I removed all components from the original PCB to get a good scan from it and to find out wher and how much space is there to place components there.
It's about 65 to 20 mm in square. (exact measurements and scan to follow).
And here the same with the top cover flipped:
The board was populated on side only. The reason is the backside is lying nearly compleedly tight to the plastic housing with the only exeption beeing the part in the green marked area, where aspace of about 2mm is beneth the board.
the red marked area is where the components where paleced/ could be placed. There is a max of 3.5 mm in hight in the middle area, slping down to 2.5mm to both sides (to upperpart is what goes on top of the board.
The foodprint of the U1 is 7mm square for the housing, which is the sice of the QFN foodprint of the atmega32u4 chip, which is my faveroed chip for this poject because it has USB on board and is arduino compatible, so it could be used as mc itself or could be flashed with the arduino bootloader.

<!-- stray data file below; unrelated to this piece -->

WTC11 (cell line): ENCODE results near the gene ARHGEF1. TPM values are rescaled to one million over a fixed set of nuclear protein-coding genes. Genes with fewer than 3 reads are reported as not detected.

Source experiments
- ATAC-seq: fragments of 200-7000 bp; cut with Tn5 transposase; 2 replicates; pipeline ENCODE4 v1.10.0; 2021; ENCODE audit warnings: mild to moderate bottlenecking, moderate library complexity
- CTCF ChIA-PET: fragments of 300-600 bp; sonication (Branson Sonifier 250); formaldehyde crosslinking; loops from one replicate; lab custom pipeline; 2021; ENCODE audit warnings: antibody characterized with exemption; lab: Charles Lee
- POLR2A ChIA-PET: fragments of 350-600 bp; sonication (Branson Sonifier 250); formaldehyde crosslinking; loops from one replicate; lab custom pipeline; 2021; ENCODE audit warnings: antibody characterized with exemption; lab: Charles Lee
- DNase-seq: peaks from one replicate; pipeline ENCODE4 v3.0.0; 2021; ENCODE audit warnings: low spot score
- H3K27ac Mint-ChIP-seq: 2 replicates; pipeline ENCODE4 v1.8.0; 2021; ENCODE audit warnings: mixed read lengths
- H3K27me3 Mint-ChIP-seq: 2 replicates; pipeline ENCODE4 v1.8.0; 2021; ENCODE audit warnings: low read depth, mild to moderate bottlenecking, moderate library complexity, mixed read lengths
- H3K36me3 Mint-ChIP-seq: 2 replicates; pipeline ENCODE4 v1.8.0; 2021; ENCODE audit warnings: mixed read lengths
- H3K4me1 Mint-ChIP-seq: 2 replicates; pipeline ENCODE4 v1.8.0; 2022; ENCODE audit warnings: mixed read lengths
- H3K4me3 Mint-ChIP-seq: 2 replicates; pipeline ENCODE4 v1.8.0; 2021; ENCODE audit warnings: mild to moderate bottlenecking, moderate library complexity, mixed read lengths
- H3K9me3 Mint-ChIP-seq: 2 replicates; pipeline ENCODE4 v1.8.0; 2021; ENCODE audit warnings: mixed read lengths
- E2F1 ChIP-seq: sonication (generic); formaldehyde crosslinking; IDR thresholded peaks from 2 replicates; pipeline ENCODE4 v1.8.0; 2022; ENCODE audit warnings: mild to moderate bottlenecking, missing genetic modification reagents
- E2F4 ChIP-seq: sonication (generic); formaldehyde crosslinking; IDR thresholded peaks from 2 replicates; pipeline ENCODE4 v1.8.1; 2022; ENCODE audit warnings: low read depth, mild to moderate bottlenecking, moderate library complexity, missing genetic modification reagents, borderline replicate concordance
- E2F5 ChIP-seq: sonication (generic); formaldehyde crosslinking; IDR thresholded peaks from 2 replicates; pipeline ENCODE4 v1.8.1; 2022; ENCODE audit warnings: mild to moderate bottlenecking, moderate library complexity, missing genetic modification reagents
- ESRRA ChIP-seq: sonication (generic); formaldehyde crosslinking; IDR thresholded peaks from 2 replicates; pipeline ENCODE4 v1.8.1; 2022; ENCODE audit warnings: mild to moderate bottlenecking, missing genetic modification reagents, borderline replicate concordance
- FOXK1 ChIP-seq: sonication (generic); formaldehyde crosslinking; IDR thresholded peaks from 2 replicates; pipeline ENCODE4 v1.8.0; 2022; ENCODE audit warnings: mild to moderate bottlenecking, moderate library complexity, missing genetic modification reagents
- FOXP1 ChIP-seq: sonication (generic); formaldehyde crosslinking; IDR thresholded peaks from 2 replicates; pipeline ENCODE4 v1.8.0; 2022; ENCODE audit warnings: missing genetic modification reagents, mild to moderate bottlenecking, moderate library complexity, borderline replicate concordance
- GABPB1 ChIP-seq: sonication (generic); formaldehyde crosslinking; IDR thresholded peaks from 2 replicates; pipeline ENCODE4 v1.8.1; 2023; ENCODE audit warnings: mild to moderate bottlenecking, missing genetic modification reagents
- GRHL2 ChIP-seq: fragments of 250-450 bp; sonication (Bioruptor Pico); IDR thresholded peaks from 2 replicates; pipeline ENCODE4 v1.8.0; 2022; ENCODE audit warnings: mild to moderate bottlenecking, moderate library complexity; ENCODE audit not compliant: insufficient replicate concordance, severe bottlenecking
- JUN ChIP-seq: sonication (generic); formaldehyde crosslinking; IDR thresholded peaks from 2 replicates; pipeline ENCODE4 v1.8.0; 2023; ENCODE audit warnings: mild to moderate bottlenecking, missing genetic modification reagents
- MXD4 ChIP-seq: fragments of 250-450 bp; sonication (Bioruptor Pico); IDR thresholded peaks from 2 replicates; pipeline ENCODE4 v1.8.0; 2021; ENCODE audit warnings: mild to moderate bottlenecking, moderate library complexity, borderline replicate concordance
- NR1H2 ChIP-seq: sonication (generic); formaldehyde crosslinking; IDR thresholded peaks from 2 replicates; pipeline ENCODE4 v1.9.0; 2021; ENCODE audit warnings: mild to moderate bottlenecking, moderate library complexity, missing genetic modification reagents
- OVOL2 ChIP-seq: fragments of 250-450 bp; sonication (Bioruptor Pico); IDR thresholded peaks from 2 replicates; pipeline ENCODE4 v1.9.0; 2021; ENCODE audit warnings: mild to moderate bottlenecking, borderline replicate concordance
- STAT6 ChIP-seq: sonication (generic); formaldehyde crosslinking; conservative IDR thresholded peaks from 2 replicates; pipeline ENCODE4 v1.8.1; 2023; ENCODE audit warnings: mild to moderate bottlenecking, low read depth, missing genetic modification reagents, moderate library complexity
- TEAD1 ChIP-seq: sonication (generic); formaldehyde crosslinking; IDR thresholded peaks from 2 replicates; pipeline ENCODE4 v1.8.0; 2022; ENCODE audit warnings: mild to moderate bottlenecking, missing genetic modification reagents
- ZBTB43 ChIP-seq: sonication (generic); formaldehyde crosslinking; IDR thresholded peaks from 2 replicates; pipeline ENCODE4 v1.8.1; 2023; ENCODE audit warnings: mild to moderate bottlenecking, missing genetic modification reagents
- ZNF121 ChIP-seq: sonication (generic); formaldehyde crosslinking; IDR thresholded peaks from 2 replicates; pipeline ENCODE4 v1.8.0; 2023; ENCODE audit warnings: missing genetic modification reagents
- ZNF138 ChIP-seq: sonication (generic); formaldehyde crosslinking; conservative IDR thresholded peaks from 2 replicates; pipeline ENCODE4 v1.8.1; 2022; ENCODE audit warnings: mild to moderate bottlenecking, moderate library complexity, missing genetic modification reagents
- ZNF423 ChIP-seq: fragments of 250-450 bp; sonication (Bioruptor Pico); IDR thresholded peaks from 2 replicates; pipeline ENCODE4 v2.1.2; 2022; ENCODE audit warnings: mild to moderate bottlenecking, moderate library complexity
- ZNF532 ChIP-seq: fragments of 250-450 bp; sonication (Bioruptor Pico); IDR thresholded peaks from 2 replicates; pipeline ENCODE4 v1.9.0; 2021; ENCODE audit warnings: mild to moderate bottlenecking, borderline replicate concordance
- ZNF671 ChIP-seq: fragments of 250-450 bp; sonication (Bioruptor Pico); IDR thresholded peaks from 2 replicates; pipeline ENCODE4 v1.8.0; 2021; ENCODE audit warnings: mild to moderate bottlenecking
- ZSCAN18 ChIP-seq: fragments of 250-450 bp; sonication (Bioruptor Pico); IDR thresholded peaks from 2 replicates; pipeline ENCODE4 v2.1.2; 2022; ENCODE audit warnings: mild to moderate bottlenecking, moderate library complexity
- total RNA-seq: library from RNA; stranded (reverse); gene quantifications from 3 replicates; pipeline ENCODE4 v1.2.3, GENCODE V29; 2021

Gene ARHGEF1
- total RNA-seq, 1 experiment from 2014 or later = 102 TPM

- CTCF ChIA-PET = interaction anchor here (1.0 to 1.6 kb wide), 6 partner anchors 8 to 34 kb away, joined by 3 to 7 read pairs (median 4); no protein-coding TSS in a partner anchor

I'm currently thinking of double using this PCB for an USB -thinkpad keyboard adaptor, too. This would mean to place the according socket for those keyboards additionally onto the board, what will result in some space issues.
I can think of some solutions to this:
A) place all components for the palm keyboard inside the red area and the thinpad socket on the other side of the PCB and leave it unpopulated for the palm use. Will need to track 2 paths for the populating, but simple enough since it's just dropping a part.
B) place the little SMD parts, the thinkpad socket and the USB socket inside the red area and the atmeag on the other side of the PCB. Would require cutting a hole into the case where the atmega will rest in. This would give most space for routing the PCB, I'd think.
C) mostly ike B) but placing the atmega on the backside of the PCB fitting inside the spare gap in the green marked area. Most likely will give too little space for routing.
There is also the idea of having alle pins routed to standard plug connectors (like the ones at the arduino shields), most likely as option for debugging and not fitting inside the housing.